After about two hours of listening to one rebuttal after another, I got tired. I think the battling parties did, too. The guest solidly concluded his argument telling the Imam that “we could sit here for 5 years and I would still not listen to what you are saying.” Yep, nobody wins.

                When the guest left with his wife, the Imam continued his piece. I thought it was funny because he was talking to people who no longer needed convincing. I told him to just let it go. He said he didn’t care if everyone else in the world was displeased with him for as long as God is pleased. He was right. But he was also wrong. I think there must always be a balance between rituals and reality. It is proper to follow the dictates of religion but you must also care about the people around you. We do not live in a bubble. It is certainly not right to tell your kids to stay away because you need to memorize surahs, or to tell your wife to learn to live alone because you have to spend the few hours you have left after work with your Imam. It is good to take your religion seriously but hey, live, man!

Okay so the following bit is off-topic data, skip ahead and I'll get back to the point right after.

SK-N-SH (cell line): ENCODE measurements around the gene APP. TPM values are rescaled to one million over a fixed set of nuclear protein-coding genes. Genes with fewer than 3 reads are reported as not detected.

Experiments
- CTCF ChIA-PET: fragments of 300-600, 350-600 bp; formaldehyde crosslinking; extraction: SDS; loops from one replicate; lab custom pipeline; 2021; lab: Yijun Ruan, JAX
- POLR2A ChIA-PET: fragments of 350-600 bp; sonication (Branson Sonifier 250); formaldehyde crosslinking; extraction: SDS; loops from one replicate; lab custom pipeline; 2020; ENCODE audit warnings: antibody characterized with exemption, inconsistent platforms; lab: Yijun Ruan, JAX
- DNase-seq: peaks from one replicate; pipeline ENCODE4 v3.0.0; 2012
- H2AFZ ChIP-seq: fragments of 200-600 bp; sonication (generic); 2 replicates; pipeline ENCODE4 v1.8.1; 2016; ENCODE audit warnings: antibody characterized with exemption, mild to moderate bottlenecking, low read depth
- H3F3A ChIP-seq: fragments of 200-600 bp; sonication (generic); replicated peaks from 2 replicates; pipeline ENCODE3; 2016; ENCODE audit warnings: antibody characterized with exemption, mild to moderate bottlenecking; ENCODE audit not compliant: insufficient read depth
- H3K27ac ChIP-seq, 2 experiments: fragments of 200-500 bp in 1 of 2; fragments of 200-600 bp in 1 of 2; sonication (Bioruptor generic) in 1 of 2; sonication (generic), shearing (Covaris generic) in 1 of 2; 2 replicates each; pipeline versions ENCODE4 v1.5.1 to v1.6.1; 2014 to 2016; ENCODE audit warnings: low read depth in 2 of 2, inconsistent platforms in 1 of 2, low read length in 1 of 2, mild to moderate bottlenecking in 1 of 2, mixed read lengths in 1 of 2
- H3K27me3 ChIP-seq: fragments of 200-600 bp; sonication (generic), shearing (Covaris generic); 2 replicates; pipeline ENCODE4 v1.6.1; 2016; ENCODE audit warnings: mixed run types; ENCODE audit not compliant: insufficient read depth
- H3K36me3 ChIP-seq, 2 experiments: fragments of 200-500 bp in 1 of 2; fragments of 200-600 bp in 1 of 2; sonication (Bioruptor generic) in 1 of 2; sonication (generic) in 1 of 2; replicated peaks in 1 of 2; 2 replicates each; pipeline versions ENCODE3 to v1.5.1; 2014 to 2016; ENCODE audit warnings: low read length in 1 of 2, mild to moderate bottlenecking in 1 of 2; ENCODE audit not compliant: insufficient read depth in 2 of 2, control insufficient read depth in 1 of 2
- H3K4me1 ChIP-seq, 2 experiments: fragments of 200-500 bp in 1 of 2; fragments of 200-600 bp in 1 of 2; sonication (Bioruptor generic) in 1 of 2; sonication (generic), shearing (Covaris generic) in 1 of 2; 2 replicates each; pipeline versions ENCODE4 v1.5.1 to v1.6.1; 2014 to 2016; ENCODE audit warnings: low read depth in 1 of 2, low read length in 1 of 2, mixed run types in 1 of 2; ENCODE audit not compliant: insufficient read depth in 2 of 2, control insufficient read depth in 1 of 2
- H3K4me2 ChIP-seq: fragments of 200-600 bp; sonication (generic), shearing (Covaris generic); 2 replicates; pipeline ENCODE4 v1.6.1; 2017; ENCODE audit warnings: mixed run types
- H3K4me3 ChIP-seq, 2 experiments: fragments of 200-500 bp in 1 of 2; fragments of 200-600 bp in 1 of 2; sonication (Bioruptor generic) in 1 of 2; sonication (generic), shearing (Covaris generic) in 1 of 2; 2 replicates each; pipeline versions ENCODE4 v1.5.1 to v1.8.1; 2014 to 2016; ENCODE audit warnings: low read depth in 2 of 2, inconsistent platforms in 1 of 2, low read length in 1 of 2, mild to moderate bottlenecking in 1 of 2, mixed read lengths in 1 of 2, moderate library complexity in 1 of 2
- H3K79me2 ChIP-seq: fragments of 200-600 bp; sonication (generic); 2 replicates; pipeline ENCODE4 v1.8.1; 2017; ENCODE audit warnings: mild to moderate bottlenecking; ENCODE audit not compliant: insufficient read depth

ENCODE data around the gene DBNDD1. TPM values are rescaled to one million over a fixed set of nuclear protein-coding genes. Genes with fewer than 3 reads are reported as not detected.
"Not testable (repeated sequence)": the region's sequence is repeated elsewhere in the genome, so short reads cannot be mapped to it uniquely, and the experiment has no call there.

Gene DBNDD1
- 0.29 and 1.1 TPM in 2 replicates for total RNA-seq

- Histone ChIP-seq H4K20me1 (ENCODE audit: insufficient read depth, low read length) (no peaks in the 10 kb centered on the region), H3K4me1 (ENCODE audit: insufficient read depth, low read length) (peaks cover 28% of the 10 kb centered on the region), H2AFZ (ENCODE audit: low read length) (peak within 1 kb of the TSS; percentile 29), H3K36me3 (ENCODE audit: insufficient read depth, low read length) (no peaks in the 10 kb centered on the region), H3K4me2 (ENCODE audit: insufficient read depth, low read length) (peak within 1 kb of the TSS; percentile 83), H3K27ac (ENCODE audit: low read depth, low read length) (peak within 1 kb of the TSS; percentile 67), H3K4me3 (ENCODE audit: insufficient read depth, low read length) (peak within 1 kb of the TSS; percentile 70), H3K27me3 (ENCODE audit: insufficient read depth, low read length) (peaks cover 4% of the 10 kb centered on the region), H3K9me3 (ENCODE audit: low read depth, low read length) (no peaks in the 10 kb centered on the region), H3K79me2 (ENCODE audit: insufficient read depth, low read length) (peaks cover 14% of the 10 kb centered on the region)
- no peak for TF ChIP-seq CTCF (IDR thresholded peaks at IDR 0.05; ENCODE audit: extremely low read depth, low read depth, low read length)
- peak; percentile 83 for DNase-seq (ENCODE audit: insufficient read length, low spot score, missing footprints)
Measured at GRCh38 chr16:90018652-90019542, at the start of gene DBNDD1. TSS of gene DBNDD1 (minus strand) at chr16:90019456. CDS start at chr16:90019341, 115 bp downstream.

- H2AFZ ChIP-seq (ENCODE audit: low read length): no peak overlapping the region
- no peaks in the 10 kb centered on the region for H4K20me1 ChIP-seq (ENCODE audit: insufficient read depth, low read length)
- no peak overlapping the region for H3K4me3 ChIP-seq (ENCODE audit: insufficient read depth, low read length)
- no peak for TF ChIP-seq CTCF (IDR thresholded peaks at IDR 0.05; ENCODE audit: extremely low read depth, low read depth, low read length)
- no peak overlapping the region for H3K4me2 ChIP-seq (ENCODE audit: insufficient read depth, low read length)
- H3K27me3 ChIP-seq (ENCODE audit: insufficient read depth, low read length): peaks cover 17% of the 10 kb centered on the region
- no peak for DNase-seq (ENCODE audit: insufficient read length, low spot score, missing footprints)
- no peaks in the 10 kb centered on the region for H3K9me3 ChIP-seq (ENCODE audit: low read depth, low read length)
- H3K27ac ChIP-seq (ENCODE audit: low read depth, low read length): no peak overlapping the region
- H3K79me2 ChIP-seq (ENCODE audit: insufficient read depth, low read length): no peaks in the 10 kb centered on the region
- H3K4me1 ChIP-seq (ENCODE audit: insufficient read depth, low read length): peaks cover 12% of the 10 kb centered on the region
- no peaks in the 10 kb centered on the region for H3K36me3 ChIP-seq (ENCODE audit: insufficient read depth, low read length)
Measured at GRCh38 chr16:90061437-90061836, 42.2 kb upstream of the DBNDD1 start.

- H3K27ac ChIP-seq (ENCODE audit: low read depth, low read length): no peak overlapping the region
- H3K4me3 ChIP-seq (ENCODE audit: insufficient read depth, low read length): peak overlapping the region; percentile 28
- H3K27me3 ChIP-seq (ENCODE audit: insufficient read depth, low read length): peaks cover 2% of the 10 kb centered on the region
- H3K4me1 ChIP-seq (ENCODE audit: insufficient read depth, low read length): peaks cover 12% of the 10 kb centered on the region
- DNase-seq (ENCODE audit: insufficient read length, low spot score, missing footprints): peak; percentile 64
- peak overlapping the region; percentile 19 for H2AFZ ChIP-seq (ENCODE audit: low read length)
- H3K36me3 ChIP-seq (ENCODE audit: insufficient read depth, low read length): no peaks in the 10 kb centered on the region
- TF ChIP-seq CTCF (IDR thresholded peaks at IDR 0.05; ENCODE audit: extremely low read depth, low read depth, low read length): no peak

Enough of that. Anyway, when everything relaxed, I had an informal chat with the Imam. Although I do not always agree with him, my husband and I have always regarded him as an older brother and we valued his advice. He asked how I was and where my husband was. I answered that ”if he is not with me, you know where he is.” And he said, isn’t it a blessing that you now have time to go out on your own? I almost choked. I wanted to say – but I do not want to go out on my own! He continued and advised me not to nag and to argue with my husband when he comes home. He said he is talking as a man, and from experience. He said I should be more thoughtful and so on and so forth. Tough luck.